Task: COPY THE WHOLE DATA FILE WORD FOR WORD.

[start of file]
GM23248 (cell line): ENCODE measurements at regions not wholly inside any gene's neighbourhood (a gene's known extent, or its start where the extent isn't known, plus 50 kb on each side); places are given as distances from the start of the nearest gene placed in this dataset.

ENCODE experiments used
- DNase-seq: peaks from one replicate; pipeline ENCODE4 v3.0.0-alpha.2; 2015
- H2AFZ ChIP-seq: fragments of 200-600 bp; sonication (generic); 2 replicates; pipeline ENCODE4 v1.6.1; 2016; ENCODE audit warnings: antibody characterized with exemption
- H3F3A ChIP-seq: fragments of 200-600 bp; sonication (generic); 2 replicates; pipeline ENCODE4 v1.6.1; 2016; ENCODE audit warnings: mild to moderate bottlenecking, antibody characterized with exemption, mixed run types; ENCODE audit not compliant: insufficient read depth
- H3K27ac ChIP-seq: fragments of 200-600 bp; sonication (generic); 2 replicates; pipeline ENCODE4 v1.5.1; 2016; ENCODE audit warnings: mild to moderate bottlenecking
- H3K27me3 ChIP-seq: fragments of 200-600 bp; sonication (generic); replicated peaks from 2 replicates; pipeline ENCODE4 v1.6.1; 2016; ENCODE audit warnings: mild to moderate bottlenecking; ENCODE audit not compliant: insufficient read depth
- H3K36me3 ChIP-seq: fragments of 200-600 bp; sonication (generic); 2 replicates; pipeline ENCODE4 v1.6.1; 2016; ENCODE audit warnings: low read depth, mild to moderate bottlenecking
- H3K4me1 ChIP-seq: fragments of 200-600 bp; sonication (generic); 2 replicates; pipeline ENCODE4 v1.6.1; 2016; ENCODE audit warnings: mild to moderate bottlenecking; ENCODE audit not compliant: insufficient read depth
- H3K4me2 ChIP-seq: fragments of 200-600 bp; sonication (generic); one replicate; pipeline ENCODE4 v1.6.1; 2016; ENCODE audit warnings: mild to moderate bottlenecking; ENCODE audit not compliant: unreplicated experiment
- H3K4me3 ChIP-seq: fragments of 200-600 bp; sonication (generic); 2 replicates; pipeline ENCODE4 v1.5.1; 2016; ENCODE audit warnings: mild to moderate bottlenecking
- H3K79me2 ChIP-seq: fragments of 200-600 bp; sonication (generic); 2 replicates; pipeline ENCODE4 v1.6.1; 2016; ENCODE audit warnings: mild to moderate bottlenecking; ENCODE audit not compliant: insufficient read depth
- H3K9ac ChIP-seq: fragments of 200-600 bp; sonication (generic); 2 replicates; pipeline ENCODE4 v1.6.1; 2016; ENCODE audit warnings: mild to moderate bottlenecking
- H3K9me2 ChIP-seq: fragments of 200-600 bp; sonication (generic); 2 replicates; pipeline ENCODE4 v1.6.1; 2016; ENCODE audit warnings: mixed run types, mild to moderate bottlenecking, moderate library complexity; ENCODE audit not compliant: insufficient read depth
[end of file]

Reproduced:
GM23248 (cell line): ENCODE measurements at regions not wholly inside any gene's neighbourhood (a gene's known extent, or its start where the extent isn't known, plus 50 kb on each side); places are given as distances from the start of the nearest gene placed in this dataset.

ENCODE experiments used
- DNase-seq: peaks from one replicate; pipeline ENCODE4 v3.0.0-alpha.2; 2015
- H2AFZ ChIP-seq: fragments of 200-600 bp; sonication (generic); 2 replicates; pipeline ENCODE4 v1.6.1; 2016; ENCODE audit warnings: antibody characterized with exemption
- H3F3A ChIP-seq: fragments of 200-600 bp; sonication (generic); 2 replicates; pipeline ENCODE4 v1.6.1; 2016; ENCODE audit warnings: mild to moderate bottlenecking, antibody characterized with exemption, mixed run types; ENCODE audit not compliant: insufficient read depth
- H3K27ac ChIP-seq: fragments of 200-600 bp; sonication (generic); 2 replicates; pipeline ENCODE4 v1.5.1; 2016; ENCODE audit warnings: mild to moderate bottlenecking
- H3K27me3 ChIP-seq: fragments of 200-600 bp; sonication (generic); replicated peaks from 2 replicates; pipeline ENCODE4 v1.6.1; 2016; ENCODE audit warnings: mild to moderate bottlenecking; ENCODE audit not compliant: insufficient read depth
- H3K36me3 ChIP-seq: fragments of 200-600 bp; sonication (generic); 2 replicates; pipeline ENCODE4 v1.6.1; 2016; ENCODE audit warnings: low read depth, mild to moderate bottlenecking
- H3K4me1 ChIP-seq: fragments of 200-600 bp; sonication (generic); 2 replicates; pipeline ENCODE4 v1.6.1; 2016; ENCODE audit warnings: mild to moderate bottlenecking; ENCODE audit not compliant: insufficient read depth
- H3K4me2 ChIP-seq: fragments of 200-600 bp; sonication (generic); one replicate; pipeline ENCODE4 v1.6.1; 2016; ENCODE audit warnings: mild to moderate bottlenecking; ENCODE audit not compliant: unreplicated experiment
- H3K4me3 ChIP-seq: fragments of 200-600 bp; sonication (generic); 2 replicates; pipeline ENCODE4 v1.5.1; 2016; ENCODE audit warnings: mild to moderate bottlenecking
- H3K79me2 ChIP-seq: fragments of 200-600 bp; sonication (generic); 2 replicates; pipeline ENCODE4 v1.6.1; 2016; ENCODE audit warnings: mild to moderate bottlenecking; ENCODE audit not compliant: insufficient read depth
- H3K9ac ChIP-seq: fragments of 200-600 bp; sonication (generic); 2 replicates; pipeline ENCODE4 v1.6.1; 2016; ENCODE audit warnings: mild to moderate bottlenecking
- H3K9me2 ChIP-seq: fragments of 200-600 bp; sonication (generic); 2 replicates; pipeline ENCODE4 v1.6.1; 2016; ENCODE audit warnings: mixed run types, mild to moderate bottlenecking, moderate library complexity; ENCODE audit not compliant: insufficient read depth